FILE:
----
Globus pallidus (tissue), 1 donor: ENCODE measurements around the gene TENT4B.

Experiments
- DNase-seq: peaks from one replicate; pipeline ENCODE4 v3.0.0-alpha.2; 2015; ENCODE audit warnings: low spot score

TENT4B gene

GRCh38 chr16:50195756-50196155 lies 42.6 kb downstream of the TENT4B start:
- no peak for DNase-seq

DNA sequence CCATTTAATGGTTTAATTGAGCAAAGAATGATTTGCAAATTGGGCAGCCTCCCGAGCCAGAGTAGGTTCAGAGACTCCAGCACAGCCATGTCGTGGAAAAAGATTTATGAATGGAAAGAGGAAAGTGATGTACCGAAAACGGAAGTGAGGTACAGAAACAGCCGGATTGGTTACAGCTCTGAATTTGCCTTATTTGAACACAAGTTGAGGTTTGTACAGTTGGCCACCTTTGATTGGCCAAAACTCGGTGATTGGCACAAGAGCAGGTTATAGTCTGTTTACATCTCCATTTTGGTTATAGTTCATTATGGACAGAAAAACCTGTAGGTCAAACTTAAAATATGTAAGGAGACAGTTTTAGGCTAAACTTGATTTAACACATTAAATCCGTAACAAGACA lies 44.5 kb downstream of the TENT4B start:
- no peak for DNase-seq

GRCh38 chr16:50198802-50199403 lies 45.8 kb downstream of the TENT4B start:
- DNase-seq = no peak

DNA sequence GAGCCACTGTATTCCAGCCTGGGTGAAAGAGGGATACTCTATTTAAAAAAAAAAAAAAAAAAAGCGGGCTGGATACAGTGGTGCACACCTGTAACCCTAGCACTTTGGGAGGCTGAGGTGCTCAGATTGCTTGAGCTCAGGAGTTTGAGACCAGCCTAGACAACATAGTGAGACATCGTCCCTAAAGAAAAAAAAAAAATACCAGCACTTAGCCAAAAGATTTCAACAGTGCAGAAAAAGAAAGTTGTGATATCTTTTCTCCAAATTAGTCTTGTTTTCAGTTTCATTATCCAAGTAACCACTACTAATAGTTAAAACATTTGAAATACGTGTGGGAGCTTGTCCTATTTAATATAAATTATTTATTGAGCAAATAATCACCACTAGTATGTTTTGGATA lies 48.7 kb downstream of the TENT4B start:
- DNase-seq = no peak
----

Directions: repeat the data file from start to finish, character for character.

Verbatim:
Globus pallidus (tissue), 1 donor: ENCODE measurements around the gene TENT4B.

Experiments
- DNase-seq: peaks from one replicate; pipeline ENCODE4 v3.0.0-alpha.2; 2015; ENCODE audit warnings: low spot score

TENT4B gene

GRCh38 chr16:50195756-50196155 lies 42.6 kb downstream of the TENT4B start:
- no peak for DNase-seq

DNA sequence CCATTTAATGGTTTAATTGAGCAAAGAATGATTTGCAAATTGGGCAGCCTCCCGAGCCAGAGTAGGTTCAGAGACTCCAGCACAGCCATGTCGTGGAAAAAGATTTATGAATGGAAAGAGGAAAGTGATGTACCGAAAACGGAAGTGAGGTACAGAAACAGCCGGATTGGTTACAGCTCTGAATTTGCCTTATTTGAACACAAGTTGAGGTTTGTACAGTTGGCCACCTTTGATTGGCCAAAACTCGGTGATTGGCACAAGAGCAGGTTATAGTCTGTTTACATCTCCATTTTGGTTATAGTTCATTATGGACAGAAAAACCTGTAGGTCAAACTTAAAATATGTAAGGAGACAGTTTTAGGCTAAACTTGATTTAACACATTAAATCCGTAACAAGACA lies 44.5 kb downstream of the TENT4B start:
- no peak for DNase-seq

GRCh38 chr16:50198802-50199403 lies 45.8 kb downstream of the TENT4B start:
- DNase-seq = no peak

DNA sequence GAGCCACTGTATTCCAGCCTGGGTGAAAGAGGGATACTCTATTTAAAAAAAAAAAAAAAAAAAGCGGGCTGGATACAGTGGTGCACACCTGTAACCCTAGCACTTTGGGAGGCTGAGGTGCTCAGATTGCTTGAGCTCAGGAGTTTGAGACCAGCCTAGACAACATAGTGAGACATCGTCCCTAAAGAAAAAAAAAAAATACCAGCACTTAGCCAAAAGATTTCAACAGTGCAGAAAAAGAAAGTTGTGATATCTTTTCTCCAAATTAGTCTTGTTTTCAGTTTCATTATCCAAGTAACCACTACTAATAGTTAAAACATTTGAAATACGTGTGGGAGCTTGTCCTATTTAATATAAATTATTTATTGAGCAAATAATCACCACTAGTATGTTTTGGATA lies 48.7 kb downstream of the TENT4B start:
- DNase-seq = no peak